You’d never know that these innocuous phrases may not be the best to tell your kids. Avoid these 5 things you tell your kids but probably shouldn’t.
You’d never know that these phrases may not be the best to tell our kids. They’re bubbly and innocent, and day after day I still catch myself saying one of them, so what gives? Turns out a few of our often-said phrases could carry some negative consequences.
Here are 5 things you tell your kids but probably shouldn’t:
Paying compliments seems like the right way to go. After all, kids get a kick out of praise and get a boost of confidence. But over time, praise can limit their scope and segment them into certain abilities. The “artistic one” believes she can and should stick to art. Te “athletic one” thinks he gets attention only by excelling in sports.
Labeling kids also makes them feel like worse if they don’t live up to the hype. Telling a child he’s smart makes him believe that his “smartness” is inherent. That it has little to do with the actual effort he puts into studying and learning. When he’s challenged, he feels terrible for not understanding the material. Or worse, he doesn’t even want to try (for fear of not living up to the title of “smart” any longer).
Instead, focus more on the effort he took to study (“You got an A on the test! Looks like all that studying paid off,”). He’ll tie his successes to his own efforts, and his failures to the lack of it. “I didn’t do well on the test because I didn’t study enough,” not “…because I’m not smart enough.”
#2: “It’s okay” (and its partner, “Don’t cry”)
When our kids feel upset, hurt or sad, the first words out of my mouth are usually “It’s okay” or “Don’t cry.” We want to soothe our kids and help them cope with whatever hurt they’ve just experienced. Yet at these times, we need to choose our words. Telling our kids “It’s okay” assumes that everything is okay when, in their eyes, it’s not.
Saying “Don’t cry” also pushes our kids to rush through their emotions and “be happy already.” This can speak more to our own discomfort at having to deal with their negative emotions. It’s not healthy for kids to be sad all the time, but hushing up their cries implies that sadness is taboo.
Instead, comfort your kids in other ways. Assure them that you’re there, hold them, or let them be. After all, it’s rarely up to us to determine when it is okay, and when it’s time to stop crying.
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#3: “Did you brush your teeth/put your toys away/eat your food?” (knowing full well he didn’t)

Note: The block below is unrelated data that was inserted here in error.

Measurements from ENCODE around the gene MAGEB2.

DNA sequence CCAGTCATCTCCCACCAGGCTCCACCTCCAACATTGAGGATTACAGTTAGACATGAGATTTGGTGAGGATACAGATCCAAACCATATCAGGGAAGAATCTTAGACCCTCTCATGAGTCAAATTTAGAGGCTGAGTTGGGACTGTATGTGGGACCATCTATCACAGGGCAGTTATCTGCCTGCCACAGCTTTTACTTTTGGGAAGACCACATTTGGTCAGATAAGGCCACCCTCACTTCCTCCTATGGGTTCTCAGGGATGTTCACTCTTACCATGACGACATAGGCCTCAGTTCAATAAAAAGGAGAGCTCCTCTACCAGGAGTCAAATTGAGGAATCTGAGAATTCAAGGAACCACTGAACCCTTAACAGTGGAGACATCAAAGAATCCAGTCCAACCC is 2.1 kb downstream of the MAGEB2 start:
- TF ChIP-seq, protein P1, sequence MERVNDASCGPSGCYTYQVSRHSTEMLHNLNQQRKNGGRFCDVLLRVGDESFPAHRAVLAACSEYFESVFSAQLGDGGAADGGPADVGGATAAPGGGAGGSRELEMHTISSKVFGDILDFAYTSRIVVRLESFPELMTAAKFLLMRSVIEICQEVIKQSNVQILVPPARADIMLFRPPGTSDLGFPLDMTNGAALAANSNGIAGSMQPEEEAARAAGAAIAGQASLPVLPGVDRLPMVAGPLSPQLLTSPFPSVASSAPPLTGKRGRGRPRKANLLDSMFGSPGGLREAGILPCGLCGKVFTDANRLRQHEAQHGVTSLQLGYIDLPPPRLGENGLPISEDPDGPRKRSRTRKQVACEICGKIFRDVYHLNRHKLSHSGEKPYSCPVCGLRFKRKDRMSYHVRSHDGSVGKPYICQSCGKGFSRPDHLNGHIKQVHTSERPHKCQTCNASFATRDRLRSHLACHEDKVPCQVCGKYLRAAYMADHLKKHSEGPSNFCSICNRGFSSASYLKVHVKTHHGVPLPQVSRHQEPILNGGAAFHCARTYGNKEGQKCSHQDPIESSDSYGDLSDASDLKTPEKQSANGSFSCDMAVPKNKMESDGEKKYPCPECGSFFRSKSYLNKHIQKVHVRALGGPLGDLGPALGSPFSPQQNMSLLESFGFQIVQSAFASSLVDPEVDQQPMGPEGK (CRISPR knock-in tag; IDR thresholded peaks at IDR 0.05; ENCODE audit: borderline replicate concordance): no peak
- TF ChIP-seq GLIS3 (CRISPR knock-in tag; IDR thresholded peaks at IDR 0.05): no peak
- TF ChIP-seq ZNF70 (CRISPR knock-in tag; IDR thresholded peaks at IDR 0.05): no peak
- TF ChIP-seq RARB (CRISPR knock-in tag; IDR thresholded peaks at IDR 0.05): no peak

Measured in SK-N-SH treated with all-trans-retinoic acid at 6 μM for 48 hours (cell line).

My three-year-old emerged from using the potty without any sound of running water. “Did you wash your hands?” I asked him, knowing for a fact that he completely skipped this step.
“Um… yeah!” he replied.
And who can blame him for lying? Asking questions you already know the answers to can lead him to lie as he tries to save face. Instead, just ask, “Can you wash your hands?” or, “Wash your hands, please.”
#4: “Good job!”
This is perhaps the phrase I struggle with the most. So what’s the big deal with saying “good job”?
First, saying “good job” too often can lead kids to rely too much on our opinions to feel good about themselves. They might even lose interest in the activity if we don’t offer praise often enough. Kids should enjoy the activity even if no witnesses were around to offer said praise). And saying “good job” places judgment.
Rather than saying “good job,” offer descriptive praise. Describe what’s going on. For instance, say, “It looks like you’re enjoying your toy,” or “You did it!”
#5: “Say ‘sorry’.”
Here’s another one that slips past my mouth more than it should. And it’s usually when I’m trying to school my son on something he shouldn’t have done.
Yet how genuine are his words when they’re forced? Not only are his words empty, but telling him to say sorry just might make him feel more shamed. Or worse, telling him to say sorry slaps an immediate resolution to the conflict. You’re not able to learn why he got frustrated in the first place, or what he could have done instead.
This doesn’t mean kids are off the hook. Reminding kids to say sorry is appropriate for accidents. It’s like reminding kids to say ‘please’ and ‘thank you’ as part of manners.
But we’re better off acknowledging the intentions that prompted him to misbehave. “You seem tired,” would show empathy on your part and point to a reason he acted up.
Then you can acknowledge other people’s feelings and encourage empathy on his part: “When you raised your voice, your brother got scared and upset.” You can even offer suggestions on what he can do instead. “Can you try kissing his head? Maybe that will make him feel better.”
If anything, at least suggest saying sorry. Many times my son will get upset when he realizes he has upset us. When I see him upset, I suggest, “You can say ‘sorry’ and that would make me feel better.”
Whew! Talk about the impact of the different ways we communicate with our kids. One thing I learned about parenting though is how much our words can make a difference. Phrasing something in a playful way stops a lot of nagging. Being direct avoids confrontation. And praising for effort and not innate traits to build grit and perseverance.
We don’t need to perfect everything we say (nor should we even try to). We’re not perfect, after all. But the more aware we are of what we say, the more effective and encouraging communicating with our kids can be.
Read more posts on how we communicate with kids:
- Can Praise Be Harmful and Impede Your Child’s Potential?
- Why It’s Not Good to Say Good Job (and What to Say Instead)
- 4 Things You Definitely Shouldn’t Say about Other People’s Children
- “It’s Okay”: Why You Shouldn’t Dismiss the Emotions of a Child
- Don’t Say “I Can’t”: Encouraging Effort with Children
Tell me in the comments: What are some things you tell your kids but probably shouldn’t?
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